Jim Madigan inducted into Beanpot Hall of Fame

Jim Madigan will be inducted into the Beanpot Hall of Fame on February 14, 2022.

Matthew Modoono

Jim Madigan will be inducted into the Beanpot Hall of Fame on February 14, 2022.

Amelia Ballingall, news correspondent

2022 marks the 69th Beanpot Tournament, Boston’s annual college hockey competition that brings together the Boston College, Boston University, Harvard University and Northeastern University communities as well as sports fans throughout the city. On Feb. 14, one college will be crowned as this year’s men’s Beanpot champion and one new member will be inducted into the Beanpot Hall of Fame — Northeastern’s own Jim Madigan

From 2011 until his promotion to athletic director in 2021, Madigan acted as Northeastern’s men’s ice hockey coach, leading the team to dozens of victories, including two titles in Hockey East and three at the Beanpot. “I look at it as my body of work,” Madigan said in a press conference, when asked what it meant to him to be inducted, “Beanpot is such a big part of the fabric of Boston.” 

While Madigan’s career as the head coach of Northeastern’s men’s ice hockey team was full of successes, it was the Beanpot that meant the most to him. The first Beanpot victory he brought to Northeastern in 2018 marked the university’s first win since 1988. 

“I knew how important winning the Beanpot was to him,” said Jerry Keefe, current head coach of the Northeastern men’s ice hockey team. “If there was anyone who was going to get that done, it was Jim Madigan.” 

Madigan started his hockey career in 1981 after being recruited as a promising young player from Montreal, Quebec. Madigan graduated from Northeastern in 1985 with a degree in business administration but remained at the university as the assistant coach for the men’s ice hockey team for seven years. He then spent time scouting for the NHL — working for the New York Islanders and later the Pittsburgh Penguins — before returning to Northeastern in 2011 as head coach. 

When Madigan came back to a full-time position at Northeastern, he brought a passion and a will to win. 

“He has that fire on the bench,” said Jordan Harris, the captain and senior defenseman for the men’s hockey team who is currently drafted to the Montreal Canadiens. “We saw that every night.” 

In a press conference, Harris named Madigan’s “energy and excitement” as a source of motivation for the players at every practice and game. This determination was evident in the team’s successes in the Beanpot Tournament and the Hockey East championship. Both were titles that the team had not received since Madigan was first part of the coaching staff, but he was able to secure them for the team upon his return to Northeastern.

Madigan’s love for hockey remains strong as the former coach steps into a new role and a new perspective as athletic director. “As administrator, I’m excited about this time of year,” Madigan said.

After the COVID-19 pandemic put the Beanpot tournament on a year-long hiatus, he looks forward to the opportunity for students, coaches, and spectators to return to TD Garden. “[I’m] excited for a great atmosphere in the building,” Madigan said. 

This will be the first Beanpot tournament for the freshmen and sophomores on Northeastern’s men’s ice hockey team, while the juniors and seniors will be defending their 2020 title. Madigan hopes the men’s team will be able to collect a fourth consecutive trophy at this year’s tournament. “To do four in a row would put us in the same conversation as BU and BC,” he said.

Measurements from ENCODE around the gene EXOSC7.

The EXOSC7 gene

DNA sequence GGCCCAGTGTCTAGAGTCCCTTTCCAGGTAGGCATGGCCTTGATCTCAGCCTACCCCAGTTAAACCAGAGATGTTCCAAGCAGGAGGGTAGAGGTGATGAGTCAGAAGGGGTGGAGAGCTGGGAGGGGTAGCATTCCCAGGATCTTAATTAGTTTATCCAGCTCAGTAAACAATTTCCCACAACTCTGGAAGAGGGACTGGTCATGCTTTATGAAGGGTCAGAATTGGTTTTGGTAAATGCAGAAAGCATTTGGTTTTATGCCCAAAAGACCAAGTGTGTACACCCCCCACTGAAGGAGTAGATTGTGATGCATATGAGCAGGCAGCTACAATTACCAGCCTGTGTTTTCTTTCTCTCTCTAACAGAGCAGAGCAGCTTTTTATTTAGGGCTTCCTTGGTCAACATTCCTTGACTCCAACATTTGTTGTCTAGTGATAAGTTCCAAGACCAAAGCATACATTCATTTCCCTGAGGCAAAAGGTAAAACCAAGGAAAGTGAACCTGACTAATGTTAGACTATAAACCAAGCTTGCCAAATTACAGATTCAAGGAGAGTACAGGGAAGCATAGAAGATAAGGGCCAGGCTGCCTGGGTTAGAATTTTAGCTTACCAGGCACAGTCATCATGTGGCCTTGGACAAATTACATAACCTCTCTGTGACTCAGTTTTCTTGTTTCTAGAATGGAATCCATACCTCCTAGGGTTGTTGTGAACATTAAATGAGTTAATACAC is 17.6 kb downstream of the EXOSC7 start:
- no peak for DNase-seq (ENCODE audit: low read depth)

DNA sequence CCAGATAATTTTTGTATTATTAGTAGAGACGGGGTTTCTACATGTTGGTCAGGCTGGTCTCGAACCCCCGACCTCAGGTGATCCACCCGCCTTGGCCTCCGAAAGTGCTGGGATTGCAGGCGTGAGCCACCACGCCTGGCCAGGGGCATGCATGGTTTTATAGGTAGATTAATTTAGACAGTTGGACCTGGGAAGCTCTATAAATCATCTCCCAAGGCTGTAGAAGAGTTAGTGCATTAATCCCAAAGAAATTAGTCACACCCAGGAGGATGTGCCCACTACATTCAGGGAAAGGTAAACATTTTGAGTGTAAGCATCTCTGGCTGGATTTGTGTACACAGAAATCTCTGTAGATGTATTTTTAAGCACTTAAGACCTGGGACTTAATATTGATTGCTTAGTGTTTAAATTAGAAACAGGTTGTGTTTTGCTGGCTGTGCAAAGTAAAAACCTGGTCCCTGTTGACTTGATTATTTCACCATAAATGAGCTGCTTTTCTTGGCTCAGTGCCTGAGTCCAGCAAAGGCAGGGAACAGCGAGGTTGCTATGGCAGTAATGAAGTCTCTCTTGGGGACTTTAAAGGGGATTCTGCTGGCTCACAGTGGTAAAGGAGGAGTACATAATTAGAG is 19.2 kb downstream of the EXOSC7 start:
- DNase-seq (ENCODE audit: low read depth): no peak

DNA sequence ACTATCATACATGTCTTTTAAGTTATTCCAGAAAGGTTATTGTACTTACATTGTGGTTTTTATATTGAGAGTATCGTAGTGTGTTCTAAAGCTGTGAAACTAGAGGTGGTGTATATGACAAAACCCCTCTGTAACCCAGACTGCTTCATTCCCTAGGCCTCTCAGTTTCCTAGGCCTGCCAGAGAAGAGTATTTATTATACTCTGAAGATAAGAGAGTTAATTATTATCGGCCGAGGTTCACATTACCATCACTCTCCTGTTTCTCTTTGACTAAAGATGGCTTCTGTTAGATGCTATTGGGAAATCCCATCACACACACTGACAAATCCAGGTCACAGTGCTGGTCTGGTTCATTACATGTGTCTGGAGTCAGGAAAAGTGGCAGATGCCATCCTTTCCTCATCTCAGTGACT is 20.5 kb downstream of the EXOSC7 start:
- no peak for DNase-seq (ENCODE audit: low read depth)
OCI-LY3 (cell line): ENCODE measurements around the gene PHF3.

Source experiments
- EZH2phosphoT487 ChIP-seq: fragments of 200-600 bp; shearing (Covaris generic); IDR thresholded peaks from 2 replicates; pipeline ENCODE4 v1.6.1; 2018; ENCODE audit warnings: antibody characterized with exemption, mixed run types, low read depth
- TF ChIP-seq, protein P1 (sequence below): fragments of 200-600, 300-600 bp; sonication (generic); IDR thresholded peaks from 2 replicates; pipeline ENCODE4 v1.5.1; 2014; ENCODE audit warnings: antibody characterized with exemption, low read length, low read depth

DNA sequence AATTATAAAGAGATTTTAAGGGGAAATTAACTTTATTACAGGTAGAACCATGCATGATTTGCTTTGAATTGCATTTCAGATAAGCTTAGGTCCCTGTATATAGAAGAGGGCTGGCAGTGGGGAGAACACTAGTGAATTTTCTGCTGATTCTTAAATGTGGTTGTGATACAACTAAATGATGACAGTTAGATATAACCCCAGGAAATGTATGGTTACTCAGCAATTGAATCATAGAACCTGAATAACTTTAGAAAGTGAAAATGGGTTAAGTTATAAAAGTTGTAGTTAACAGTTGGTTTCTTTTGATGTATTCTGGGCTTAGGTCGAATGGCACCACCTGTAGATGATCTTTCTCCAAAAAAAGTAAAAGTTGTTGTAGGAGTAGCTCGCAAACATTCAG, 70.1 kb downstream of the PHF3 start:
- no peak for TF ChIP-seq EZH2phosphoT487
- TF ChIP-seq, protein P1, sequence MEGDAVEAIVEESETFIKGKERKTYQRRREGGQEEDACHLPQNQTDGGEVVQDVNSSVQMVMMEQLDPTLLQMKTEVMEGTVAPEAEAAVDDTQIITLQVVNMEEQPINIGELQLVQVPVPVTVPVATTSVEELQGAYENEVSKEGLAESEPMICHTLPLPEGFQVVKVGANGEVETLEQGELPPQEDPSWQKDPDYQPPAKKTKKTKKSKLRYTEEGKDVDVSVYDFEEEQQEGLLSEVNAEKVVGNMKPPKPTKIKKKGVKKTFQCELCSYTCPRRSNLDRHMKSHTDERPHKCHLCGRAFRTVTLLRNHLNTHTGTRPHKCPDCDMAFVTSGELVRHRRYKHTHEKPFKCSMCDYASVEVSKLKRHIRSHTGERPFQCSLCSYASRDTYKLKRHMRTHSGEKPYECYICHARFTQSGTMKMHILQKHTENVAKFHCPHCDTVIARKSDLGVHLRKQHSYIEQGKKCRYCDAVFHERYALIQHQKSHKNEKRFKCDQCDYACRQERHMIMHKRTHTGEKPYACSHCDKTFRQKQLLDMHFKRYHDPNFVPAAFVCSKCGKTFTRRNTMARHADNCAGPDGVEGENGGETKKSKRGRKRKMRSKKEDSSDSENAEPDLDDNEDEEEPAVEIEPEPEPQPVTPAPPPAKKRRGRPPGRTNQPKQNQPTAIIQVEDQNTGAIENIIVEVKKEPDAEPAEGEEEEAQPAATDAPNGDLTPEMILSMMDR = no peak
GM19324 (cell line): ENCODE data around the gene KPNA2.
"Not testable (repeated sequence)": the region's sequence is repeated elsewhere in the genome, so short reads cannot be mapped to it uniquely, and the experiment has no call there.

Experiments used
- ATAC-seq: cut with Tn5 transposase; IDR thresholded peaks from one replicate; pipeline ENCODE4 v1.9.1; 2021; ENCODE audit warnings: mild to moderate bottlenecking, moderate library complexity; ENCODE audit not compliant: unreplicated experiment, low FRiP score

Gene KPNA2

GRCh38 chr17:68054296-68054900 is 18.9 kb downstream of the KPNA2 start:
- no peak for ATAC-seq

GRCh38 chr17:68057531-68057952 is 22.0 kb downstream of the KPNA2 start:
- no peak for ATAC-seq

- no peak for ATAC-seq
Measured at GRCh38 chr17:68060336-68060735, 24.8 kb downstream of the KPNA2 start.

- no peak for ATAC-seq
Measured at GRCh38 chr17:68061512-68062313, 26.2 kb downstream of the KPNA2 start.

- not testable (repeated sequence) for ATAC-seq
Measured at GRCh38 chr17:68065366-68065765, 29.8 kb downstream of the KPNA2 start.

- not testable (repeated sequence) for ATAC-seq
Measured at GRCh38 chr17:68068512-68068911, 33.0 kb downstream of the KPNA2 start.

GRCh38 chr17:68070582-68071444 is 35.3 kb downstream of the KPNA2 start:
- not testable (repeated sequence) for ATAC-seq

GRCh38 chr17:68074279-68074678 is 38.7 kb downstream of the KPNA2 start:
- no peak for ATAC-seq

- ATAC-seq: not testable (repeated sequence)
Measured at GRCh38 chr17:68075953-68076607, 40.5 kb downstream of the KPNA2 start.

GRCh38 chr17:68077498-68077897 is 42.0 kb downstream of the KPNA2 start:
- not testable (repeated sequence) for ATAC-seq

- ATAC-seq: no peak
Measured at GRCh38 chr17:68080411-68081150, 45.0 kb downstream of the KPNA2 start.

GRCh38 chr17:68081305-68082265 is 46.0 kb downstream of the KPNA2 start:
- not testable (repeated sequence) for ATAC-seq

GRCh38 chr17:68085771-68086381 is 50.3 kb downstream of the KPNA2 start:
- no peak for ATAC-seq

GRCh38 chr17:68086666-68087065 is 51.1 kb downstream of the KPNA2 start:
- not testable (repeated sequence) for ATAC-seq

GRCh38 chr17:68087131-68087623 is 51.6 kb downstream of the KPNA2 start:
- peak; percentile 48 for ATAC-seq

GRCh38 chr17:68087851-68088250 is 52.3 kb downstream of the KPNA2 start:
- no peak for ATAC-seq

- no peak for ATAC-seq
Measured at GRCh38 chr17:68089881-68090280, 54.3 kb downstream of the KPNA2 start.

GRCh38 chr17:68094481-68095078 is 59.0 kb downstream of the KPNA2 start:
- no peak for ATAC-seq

However, what holds the most value to Madigan is not the trophy or the title, but helping his student athletes reach success. “It was all about the school, it was all about the players,” Keefe said, describing the mindset he aims to carry on as he steps into Madigan’s former role as head coach. 

During the 10 years that he spent as assistant coach to Madigan, Keefe learned from his predecessor’s 40 years of experience. 

“[It’s] not just about hockey,” Keefe said about Madigan’s coaching style. For Madigan, it was always about developing young men  — emotionally, socially and academically. Madigan has talked about seeing their success in all facets of their lives; he has watched them as they grew into themselves on the ice, in the classroom, and in the community. 

Madigan said he found it very rewarding to be able to have a positive effect on his co-workers and players as head coach, but is excited to now be able to work with all the coaches of Northeastern University. Throughout his career, he has noted the impact of “align[ing] [one’s] actions and words at the same time” to administer this positivity and looks forward to bringing it to the athletic department as a whole. 

With this love and pride for his players, putting their success and growth above his own, Jim Madigan describes his induction into the Beanpot Hall of Fame as “humbling,” In fact, he said it was not until he saw the names of the other members of the Hall — namely Tony Amonte of Boston University and Dave Poile of Northeastern University, who Madigan describes as “a visionary for [the] sport” — that he truly understood the significance of the occasion. 

For fans of college hockey in Boston, the Beanpot is a unique experience. The tournament is integral to the community, bringing some of the biggest names in college athletics together for one unified event. When visiting TD Garden for the Beanpot, many fans bring a love and a passion for the sport, but none like that of Jim Madigan. As he moves into a new position off the ice, Madigan’s view on the event that has marked the most success in his career has not changed, “The adrenaline you get from winning Beanpot … there’s nothing like it.”